The "Inside Politics" Interview: Randy Tate, Gary Bauer
Aired May 8, 1998 - 5:04 p.m. ET
This is a rush transcript. This copy may not be in its final form and may be updated.
BERNARD SHAW, CO-HOST: Two conservative leaders join us now to talk about their discussions with Republicans in Congress. Randy Tate is executive director of the Christian Coalition, and Gary Bauer is president of the Family Research Council.
Randy Tate, did the Republican leadership get your message?
RANDY TATE, CHRISTIAN COALITION: Well, clearly, there's been several successes over the last couple of years. Just recently the $500 tax credit that passed last year, education savings accounts which just came up, comprehensive welfare reform.
But today, there was commitment to go further, as was mentioned in Gene Randall's piece, to end the marriage tax penalty, to eliminate the National Endowment for Arts and to work on the issues that are important like ending partial-birth abortions.
So clearly there have been missteps in the past where issues haven't been addressed or there haven't been a vocal support on the part of some of those in Congress. But clearly they heard today that these issues are important, and there's a sense of teamwork. This is going to be a group effort to get this legislation passed.
SHAW: Gary, more than missteps and miscommunications had you behind closed door with the Republican leaders. Take us into that meeting and tell us what was said, very candidly.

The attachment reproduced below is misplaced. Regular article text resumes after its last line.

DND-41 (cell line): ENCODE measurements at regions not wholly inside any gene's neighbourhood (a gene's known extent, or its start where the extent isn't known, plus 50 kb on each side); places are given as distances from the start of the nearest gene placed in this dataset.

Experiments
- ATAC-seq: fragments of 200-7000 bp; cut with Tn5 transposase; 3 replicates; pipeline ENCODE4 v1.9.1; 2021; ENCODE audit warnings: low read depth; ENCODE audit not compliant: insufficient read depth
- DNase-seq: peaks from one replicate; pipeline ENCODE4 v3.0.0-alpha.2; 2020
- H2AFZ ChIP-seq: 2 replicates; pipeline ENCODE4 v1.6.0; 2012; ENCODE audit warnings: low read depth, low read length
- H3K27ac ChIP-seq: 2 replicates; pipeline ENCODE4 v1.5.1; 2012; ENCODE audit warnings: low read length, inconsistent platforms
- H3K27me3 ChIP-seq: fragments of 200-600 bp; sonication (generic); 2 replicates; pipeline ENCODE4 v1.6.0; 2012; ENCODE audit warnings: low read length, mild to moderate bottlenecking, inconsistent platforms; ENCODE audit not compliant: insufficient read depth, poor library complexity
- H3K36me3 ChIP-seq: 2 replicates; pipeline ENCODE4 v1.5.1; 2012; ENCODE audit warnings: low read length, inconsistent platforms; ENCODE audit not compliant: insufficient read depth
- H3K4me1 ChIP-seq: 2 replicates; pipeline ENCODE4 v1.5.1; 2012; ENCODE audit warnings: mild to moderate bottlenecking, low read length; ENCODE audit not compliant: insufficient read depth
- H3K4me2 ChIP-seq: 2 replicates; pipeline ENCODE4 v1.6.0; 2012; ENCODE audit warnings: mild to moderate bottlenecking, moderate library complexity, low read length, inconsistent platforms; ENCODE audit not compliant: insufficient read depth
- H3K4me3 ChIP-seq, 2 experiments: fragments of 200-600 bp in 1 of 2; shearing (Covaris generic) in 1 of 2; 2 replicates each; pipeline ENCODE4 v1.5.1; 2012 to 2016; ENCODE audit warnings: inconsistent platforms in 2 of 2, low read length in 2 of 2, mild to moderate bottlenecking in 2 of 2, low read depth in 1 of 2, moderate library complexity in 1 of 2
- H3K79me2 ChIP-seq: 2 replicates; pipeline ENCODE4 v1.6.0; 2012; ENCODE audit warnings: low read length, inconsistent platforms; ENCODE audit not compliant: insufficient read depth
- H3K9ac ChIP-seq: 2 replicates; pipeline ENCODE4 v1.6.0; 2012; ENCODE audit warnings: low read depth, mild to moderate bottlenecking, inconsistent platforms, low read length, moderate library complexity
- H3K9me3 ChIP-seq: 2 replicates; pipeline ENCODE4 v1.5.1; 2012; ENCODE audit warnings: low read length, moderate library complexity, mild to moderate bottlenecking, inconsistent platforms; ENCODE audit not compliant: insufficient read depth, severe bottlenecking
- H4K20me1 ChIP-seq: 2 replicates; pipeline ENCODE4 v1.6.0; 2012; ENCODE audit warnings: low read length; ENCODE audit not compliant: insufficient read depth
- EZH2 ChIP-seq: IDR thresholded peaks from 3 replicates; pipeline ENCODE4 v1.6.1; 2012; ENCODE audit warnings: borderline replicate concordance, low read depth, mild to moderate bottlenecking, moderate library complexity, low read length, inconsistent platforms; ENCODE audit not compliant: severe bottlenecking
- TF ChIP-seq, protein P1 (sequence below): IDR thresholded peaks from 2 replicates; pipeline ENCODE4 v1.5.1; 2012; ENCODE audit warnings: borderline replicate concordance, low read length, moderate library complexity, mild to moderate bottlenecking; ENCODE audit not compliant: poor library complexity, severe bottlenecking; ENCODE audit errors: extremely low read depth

GARY BAUER, FAMILY RESEARCH COUNCIL: Well, good question, Bernie. It was a private meeting and I'm not sure I want to get into the back and forth of it, but it was a frank meeting...
SHAW: But that's the politics of all this?
BAUER: Actually, the politics of this, really, I think, Bernie, is the fact that the Republican party, at its best, when it's at its best, is a conservative Ronald Reagan party. A party that believes in smaller government, lower taxes, family values, respect for the sanctity of human life and a strong foreign policy built on American values. When the party does those things, it succeeds, it wins. I'm a little offended by the idea that somehow we're threatening the party, we're ordering the party. We are the party. The party is a conservative party. And we will remind them...
SHAW: What Dobson said was not a threat? That he would leave and take millions of his supporters from the Republican Party. Was that not a threat?
BAUER: No, what Jim Dobson was been doing, and what a lot of other conservative leaders have been doing, and I include economic conservatives, defense conservatives. They've been telling the party that unless it actually fulfills a conservative agenda, it's vote will stay home on election day. That's not a threat; that's just political reality. It's an analysis of the situation.
I think what Randy and I are so happy about is that there's a clear signal today that there's going to be action on a Reagan-type agenda that...
SHAW: So you're happy?
BAUER: Well, I'm happy with this meeting. We'll have to wait and see. But if the agenda is fulfilled, it will not only be good for Republican party, the most important thing is it will be the best thing for America.